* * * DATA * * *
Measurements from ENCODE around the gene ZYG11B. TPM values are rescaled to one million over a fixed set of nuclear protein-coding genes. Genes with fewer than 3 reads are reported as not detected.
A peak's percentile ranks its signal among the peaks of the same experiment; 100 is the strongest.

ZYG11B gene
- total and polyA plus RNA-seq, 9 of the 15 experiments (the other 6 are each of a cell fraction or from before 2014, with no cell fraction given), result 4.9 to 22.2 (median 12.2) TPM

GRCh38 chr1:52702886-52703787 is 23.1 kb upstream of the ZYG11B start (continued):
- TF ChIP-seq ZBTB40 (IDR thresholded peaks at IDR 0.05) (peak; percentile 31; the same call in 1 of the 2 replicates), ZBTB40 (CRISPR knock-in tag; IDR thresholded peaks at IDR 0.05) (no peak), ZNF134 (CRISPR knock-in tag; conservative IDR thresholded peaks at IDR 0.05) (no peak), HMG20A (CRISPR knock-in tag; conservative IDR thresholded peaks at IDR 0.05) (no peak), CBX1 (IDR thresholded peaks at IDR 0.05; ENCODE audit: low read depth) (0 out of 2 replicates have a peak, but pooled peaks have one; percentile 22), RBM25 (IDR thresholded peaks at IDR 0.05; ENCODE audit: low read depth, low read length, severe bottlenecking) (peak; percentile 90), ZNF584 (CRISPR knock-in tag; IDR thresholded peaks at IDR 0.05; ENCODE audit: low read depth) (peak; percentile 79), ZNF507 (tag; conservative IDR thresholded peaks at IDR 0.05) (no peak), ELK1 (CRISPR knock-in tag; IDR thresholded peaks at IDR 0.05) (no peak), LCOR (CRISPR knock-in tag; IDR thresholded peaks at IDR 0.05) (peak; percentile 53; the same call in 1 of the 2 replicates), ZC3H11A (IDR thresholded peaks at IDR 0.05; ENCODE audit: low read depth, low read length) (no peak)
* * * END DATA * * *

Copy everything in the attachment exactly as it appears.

Measurements from ENCODE around the gene ZYG11B. TPM values are rescaled to one million over a fixed set of nuclear protein-coding genes. Genes with fewer than 3 reads are reported as not detected.
A peak's percentile ranks its signal among the peaks of the same experiment; 100 is the strongest.

ZYG11B gene
- total and polyA plus RNA-seq, 9 of the 15 experiments (the other 6 are each of a cell fraction or from before 2014, with no cell fraction given), result 4.9 to 22.2 (median 12.2) TPM

GRCh38 chr1:52702886-52703787 is 23.1 kb upstream of the ZYG11B start (continued):
- TF ChIP-seq ZBTB40 (IDR thresholded peaks at IDR 0.05) (peak; percentile 31; the same call in 1 of the 2 replicates), ZBTB40 (CRISPR knock-in tag; IDR thresholded peaks at IDR 0.05) (no peak), ZNF134 (CRISPR knock-in tag; conservative IDR thresholded peaks at IDR 0.05) (no peak), HMG20A (CRISPR knock-in tag; conservative IDR thresholded peaks at IDR 0.05) (no peak), CBX1 (IDR thresholded peaks at IDR 0.05; ENCODE audit: low read depth) (0 out of 2 replicates have a peak, but pooled peaks have one; percentile 22), RBM25 (IDR thresholded peaks at IDR 0.05; ENCODE audit: low read depth, low read length, severe bottlenecking) (peak; percentile 90), ZNF584 (CRISPR knock-in tag; IDR thresholded peaks at IDR 0.05; ENCODE audit: low read depth) (peak; percentile 79), ZNF507 (tag; conservative IDR thresholded peaks at IDR 0.05) (no peak), ELK1 (CRISPR knock-in tag; IDR thresholded peaks at IDR 0.05) (no peak), LCOR (CRISPR knock-in tag; IDR thresholded peaks at IDR 0.05) (peak; percentile 53; the same call in 1 of the 2 replicates), ZC3H11A (IDR thresholded peaks at IDR 0.05; ENCODE audit: low read depth, low read length) (no peak)